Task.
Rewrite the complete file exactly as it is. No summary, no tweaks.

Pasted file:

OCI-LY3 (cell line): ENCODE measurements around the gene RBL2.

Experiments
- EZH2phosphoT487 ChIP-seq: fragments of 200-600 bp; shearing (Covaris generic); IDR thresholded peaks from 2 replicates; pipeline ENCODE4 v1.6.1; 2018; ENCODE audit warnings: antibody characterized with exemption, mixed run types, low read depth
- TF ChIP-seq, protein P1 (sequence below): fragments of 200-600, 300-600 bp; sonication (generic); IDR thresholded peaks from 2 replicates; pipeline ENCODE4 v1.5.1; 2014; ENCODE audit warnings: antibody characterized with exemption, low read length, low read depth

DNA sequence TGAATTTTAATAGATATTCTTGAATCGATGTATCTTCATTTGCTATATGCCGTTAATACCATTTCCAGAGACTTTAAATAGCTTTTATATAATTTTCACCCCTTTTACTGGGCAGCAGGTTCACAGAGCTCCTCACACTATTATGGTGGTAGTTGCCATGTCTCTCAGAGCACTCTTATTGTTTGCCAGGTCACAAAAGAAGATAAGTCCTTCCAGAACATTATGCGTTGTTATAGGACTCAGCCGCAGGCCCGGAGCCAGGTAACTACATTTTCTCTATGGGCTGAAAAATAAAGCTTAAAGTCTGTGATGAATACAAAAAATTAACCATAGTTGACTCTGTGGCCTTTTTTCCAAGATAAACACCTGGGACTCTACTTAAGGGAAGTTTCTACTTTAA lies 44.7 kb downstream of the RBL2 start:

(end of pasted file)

OCI-LY3 (cell line): ENCODE measurements around the gene RBL2.

Experiments
- EZH2phosphoT487 ChIP-seq: fragments of 200-600 bp; shearing (Covaris generic); IDR thresholded peaks from 2 replicates; pipeline ENCODE4 v1.6.1; 2018; ENCODE audit warnings: antibody characterized with exemption, mixed run types, low read depth
- TF ChIP-seq, protein P1 (sequence below): fragments of 200-600, 300-600 bp; sonication (generic); IDR thresholded peaks from 2 replicates; pipeline ENCODE4 v1.5.1; 2014; ENCODE audit warnings: antibody characterized with exemption, low read length, low read depth

DNA sequence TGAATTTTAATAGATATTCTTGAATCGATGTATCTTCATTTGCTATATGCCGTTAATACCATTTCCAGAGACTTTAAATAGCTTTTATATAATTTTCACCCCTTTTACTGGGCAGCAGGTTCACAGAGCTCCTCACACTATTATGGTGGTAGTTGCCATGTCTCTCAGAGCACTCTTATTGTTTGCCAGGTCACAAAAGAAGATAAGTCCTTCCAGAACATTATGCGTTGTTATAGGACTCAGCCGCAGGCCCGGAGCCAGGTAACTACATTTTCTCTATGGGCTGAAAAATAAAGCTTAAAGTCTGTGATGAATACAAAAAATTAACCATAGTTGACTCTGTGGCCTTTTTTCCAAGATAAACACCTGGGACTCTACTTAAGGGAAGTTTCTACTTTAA lies 44.7 kb downstream of the RBL2 start: